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Curtin University
Staff Profile

Dr Bill Bateman

Dr Bill Bateman Dr Bill Bateman
Position Senior Lecturer
Faculty Faculty of Science and Engineering
School School of Science
Department Department of Environment and Agriculture
Campus Bentley Campus
Location 311.147
Phone 08 9266 2021
Email Bill.Bateman@curtin.edu.au
Twitter twitter.com/@acanthoplus
Website wwebblog.com/
ORCID orcid.org/0000-0002-3036-5479
Google Scholar scholar.google.com.au/citations?user=http://scholar.google.com.au/citations?user=CJX4N14AAAAJ&hl=en

Brief Summary

CUBE - Curtin University: Behavioural Ecology

I am a wildlife biologist. This is a very broad title and my own interests lie primarily in behaviour, conservation, and ecophysiology and I have published over 85 papers and book chapters in this area. I worked in Africa and America before locating to Australia, where we have a 'Curtin University Behavioural Ecology' (CUBE) group.  We collaborate with other researchers, particularly at Murdoch University, and together we have formed a 'Western Wildlife Ecology and Behaviour' group, the members of which have a wide range of interests and expertise. We are always keen to make links with other researchers and to hear from excellent students that want to make an impact in this area.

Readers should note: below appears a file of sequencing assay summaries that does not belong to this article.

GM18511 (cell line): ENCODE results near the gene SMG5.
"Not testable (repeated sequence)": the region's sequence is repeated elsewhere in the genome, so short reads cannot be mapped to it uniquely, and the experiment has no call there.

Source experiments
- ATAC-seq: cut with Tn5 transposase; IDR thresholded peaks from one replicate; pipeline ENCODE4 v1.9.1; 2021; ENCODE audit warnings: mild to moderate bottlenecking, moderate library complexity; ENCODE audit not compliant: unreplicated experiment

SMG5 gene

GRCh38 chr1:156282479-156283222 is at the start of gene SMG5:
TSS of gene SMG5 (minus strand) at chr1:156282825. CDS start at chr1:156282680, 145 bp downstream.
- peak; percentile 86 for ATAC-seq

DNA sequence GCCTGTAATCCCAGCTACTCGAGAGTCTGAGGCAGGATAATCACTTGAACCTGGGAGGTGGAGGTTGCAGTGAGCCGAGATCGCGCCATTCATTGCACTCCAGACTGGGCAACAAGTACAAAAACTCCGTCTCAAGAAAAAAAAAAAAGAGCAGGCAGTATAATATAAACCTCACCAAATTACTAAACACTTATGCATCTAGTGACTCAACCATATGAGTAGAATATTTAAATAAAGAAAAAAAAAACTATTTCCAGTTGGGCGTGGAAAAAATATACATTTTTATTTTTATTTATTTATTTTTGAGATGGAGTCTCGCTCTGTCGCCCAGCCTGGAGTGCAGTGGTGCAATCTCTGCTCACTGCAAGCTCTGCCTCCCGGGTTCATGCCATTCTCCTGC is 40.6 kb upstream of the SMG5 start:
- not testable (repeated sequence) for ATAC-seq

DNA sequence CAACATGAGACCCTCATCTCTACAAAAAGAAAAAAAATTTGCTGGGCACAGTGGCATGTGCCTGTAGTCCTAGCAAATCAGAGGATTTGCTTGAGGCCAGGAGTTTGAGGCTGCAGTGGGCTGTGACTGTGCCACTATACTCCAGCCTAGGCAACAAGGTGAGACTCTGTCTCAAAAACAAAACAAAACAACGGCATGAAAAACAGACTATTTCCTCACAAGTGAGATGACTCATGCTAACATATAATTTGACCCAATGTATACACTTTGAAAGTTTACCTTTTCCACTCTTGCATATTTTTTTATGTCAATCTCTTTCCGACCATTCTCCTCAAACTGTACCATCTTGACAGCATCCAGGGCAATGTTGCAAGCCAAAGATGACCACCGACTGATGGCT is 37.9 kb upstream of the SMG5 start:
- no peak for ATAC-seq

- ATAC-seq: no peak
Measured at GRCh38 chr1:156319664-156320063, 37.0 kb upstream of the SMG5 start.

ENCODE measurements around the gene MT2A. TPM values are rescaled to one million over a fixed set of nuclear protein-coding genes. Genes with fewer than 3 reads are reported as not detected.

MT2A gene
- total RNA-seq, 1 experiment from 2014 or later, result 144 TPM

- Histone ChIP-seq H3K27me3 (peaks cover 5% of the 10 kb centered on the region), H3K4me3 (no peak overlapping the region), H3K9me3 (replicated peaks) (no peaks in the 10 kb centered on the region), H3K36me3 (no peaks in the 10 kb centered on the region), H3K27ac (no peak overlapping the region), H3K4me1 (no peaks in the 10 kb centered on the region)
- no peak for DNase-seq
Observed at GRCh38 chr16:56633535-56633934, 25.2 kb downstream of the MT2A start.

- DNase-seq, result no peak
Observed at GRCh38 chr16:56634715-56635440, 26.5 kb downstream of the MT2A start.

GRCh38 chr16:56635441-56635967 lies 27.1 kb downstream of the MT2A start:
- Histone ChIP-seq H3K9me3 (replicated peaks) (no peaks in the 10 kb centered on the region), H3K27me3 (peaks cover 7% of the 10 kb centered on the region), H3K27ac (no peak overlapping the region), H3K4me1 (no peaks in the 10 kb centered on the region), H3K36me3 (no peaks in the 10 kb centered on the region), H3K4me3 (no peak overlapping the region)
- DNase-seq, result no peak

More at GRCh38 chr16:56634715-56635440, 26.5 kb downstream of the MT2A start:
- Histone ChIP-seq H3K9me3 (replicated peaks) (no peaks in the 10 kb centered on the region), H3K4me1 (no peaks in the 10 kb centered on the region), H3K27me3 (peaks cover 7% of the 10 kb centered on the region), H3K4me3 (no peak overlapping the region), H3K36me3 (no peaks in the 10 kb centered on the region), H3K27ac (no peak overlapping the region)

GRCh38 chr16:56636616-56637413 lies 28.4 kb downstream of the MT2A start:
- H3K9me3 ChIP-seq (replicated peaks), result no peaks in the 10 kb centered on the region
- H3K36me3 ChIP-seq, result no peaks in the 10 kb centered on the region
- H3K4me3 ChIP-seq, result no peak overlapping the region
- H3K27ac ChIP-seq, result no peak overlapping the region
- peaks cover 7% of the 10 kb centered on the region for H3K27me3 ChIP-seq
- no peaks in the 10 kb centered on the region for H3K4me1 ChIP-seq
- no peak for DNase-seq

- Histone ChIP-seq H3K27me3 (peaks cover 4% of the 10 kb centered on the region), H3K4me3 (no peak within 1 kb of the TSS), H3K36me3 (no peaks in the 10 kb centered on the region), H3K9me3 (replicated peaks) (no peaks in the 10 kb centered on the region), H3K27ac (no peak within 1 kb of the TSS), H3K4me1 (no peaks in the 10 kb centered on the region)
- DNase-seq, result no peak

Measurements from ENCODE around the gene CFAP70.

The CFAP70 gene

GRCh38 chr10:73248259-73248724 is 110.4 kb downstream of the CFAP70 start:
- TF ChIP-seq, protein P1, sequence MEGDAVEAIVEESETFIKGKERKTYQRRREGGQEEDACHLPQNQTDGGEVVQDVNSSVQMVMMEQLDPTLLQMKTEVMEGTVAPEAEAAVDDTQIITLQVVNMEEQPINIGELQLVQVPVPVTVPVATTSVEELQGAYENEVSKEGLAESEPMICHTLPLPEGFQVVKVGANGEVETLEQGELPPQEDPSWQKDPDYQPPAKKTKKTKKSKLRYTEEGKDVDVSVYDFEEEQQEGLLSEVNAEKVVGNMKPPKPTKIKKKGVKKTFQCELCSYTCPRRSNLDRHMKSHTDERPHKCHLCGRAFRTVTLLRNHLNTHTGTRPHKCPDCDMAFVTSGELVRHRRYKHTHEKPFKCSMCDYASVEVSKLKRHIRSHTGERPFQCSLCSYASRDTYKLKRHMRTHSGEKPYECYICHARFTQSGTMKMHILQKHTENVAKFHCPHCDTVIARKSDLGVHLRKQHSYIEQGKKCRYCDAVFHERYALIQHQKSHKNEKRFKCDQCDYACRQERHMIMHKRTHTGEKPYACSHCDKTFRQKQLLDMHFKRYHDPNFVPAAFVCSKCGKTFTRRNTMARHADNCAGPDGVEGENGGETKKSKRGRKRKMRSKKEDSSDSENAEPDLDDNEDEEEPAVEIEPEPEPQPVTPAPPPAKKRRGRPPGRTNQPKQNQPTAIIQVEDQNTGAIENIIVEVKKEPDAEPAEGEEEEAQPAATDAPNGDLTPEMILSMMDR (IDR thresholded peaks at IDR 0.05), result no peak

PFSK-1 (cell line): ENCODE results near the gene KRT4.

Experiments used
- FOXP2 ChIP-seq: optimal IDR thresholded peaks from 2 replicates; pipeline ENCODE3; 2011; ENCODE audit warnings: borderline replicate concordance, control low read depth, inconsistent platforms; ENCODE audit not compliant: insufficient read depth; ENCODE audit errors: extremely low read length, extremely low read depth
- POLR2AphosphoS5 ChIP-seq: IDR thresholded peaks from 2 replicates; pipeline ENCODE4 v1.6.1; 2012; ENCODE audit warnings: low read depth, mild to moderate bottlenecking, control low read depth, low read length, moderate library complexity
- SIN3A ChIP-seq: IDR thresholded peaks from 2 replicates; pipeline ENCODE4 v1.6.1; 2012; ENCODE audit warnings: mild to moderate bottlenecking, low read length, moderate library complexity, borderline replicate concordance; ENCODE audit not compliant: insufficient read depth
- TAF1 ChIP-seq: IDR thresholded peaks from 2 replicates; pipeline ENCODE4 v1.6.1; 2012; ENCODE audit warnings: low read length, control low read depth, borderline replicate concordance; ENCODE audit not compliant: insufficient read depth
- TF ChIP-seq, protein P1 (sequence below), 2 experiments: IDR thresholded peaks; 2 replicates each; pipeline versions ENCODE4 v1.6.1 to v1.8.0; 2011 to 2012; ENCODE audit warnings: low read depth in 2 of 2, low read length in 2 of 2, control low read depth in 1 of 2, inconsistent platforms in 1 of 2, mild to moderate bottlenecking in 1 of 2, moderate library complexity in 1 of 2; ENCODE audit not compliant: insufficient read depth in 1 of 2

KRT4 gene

Research Interests

I am primarily a behavioural ecologist and as such I am not limited to particular taxa and have worked on invertebrates through to large mammals.  Having said that, I have a special affection for insects (especially crickets) and lizards and other reptiles. Much of my research has centred on sex and death: how animals find and choose mates and how animals avoid death through predation; I have a particular interest in dramatic tactics like autotomy: the shedding of part of the body to escape predation, such as lizards shedding their tail, or insects their legs. I am interested in sexual selection; in particular how it can influence physiology and anatomy as well as behaviour, such as the size and structure of genitalia in mammals and sexual dimorphism in body size and muscle development in kangaroos. I am also interested in animals in urban environments: some birds and mammals do very well in urban areas, others do not - in Australia there are both natives e.g. bandicoots and kangaroos, and introduced species e.g. foxes, in which we have much interest. Our group has several potential projects available for future Hons. and PhD students in these areas and I would welcome any enquiries.

Collaborators include:

Dr Christine Cooper (Curtin Uni.)

Prof. Trish Fleming (Murdoch Uni.)

Dr Nat Warburton (Murdoch Uni.)

Dr Pete Adams (Murdoch Uni.)